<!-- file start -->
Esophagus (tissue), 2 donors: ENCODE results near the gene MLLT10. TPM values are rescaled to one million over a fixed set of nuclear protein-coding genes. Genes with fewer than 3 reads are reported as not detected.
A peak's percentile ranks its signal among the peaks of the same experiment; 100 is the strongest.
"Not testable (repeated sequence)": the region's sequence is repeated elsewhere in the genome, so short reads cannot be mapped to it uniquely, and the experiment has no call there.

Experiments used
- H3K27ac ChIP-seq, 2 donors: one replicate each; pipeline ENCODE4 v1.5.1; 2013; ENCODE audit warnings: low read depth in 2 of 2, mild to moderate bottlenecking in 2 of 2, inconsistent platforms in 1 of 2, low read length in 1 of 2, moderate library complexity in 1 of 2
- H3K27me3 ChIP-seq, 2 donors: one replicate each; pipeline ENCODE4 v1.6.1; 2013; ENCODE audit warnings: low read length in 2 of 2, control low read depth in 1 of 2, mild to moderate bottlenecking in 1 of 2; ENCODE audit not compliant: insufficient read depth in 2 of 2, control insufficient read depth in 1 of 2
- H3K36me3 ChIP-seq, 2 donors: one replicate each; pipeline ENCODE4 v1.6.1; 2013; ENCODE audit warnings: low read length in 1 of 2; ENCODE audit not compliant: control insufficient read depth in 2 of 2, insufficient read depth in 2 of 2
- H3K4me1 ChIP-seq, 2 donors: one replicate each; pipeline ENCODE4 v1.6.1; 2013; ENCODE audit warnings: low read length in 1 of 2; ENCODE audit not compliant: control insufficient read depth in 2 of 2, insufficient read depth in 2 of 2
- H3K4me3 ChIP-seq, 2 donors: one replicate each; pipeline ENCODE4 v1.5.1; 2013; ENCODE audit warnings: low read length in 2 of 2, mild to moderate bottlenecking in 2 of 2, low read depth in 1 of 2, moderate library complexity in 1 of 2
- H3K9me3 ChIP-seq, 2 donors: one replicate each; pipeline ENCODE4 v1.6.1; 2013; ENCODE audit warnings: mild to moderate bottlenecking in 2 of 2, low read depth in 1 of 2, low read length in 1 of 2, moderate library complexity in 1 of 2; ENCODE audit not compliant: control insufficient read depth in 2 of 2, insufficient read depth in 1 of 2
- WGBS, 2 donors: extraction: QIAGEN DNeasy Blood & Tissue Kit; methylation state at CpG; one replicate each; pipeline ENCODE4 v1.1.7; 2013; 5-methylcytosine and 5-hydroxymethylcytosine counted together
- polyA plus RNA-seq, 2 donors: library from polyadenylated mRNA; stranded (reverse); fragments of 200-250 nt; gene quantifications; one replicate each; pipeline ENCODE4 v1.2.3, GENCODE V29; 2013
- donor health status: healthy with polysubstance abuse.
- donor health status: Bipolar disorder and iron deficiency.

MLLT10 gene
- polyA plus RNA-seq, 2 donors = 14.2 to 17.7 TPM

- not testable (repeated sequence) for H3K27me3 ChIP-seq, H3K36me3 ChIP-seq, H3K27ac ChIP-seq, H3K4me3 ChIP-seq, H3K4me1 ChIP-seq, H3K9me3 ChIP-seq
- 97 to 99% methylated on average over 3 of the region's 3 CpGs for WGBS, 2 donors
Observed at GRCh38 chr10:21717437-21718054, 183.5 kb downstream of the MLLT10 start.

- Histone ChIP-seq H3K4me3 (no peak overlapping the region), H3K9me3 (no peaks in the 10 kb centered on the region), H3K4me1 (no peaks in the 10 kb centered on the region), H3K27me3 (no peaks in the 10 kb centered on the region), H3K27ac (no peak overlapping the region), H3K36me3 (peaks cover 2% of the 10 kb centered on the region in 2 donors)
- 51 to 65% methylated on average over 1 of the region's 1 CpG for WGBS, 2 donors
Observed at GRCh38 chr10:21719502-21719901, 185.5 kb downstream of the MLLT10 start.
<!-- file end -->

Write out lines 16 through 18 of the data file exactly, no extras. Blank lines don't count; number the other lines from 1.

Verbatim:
- polyA plus RNA-seq, 2 donors = 14.2 to 17.7 TPM

- not testable (repeated sequence) for H3K27me3 ChIP-seq, H3K36me3 ChIP-seq, H3K27ac ChIP-seq, H3K4me3 ChIP-seq, H3K4me1 ChIP-seq, H3K9me3 ChIP-seq
- 97 to 99% methylated on average over 3 of the region's 3 CpGs for WGBS, 2 donors